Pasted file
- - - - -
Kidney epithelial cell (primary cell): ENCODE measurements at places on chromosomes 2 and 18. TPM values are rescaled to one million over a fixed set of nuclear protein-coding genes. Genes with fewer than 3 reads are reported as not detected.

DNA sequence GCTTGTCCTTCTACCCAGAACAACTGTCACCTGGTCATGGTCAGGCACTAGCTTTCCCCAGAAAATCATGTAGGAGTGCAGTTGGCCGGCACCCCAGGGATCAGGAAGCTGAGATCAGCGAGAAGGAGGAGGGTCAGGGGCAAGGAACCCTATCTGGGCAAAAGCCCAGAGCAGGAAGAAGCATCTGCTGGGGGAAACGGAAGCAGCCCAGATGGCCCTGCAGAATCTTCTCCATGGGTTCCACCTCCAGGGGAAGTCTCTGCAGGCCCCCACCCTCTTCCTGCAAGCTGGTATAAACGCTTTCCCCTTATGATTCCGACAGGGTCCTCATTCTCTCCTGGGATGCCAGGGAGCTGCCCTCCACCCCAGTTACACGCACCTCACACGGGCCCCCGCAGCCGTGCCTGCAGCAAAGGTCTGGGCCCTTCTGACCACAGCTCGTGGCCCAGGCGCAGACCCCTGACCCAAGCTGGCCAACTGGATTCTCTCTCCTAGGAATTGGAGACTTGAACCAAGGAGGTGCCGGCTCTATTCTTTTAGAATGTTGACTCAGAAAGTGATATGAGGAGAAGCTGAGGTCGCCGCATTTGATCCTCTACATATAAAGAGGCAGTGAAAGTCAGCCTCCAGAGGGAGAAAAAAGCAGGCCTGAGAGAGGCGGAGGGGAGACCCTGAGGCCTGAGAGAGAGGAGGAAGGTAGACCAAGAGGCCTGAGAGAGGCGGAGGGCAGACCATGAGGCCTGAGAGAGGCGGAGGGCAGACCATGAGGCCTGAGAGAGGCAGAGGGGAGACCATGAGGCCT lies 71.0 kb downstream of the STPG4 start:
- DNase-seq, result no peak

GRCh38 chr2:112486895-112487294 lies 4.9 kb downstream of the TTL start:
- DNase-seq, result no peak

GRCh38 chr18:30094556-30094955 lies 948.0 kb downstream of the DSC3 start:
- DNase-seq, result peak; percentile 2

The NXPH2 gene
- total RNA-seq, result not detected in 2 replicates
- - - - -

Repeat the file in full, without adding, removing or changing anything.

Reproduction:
Kidney epithelial cell (primary cell): ENCODE measurements at places on chromosomes 2 and 18. TPM values are rescaled to one million over a fixed set of nuclear protein-coding genes. Genes with fewer than 3 reads are reported as not detected.

DNA sequence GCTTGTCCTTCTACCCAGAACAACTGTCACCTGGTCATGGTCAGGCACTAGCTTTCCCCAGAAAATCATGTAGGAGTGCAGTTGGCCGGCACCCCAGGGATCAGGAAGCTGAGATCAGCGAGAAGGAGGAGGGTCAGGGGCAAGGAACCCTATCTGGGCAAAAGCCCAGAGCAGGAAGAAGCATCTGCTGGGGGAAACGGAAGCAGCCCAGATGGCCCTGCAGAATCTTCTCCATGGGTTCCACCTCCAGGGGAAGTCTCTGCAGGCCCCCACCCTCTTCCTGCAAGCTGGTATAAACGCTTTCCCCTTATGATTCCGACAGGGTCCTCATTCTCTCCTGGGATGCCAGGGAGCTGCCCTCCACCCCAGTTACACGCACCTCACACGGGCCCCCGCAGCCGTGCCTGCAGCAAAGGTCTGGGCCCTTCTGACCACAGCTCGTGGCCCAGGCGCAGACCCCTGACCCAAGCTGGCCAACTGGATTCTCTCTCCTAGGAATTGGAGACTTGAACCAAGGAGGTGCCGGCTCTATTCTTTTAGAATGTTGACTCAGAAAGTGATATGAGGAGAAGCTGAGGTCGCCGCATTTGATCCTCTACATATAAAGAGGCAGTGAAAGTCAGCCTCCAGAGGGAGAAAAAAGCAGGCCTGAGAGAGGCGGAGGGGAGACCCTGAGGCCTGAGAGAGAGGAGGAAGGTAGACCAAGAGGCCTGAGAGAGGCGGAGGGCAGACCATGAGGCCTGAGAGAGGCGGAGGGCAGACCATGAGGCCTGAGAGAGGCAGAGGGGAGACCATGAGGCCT lies 71.0 kb downstream of the STPG4 start:
- DNase-seq, result no peak

GRCh38 chr2:112486895-112487294 lies 4.9 kb downstream of the TTL start:
- DNase-seq, result no peak

GRCh38 chr18:30094556-30094955 lies 948.0 kb downstream of the DSC3 start:
- DNase-seq, result peak; percentile 2

The NXPH2 gene
- total RNA-seq, result not detected in 2 replicates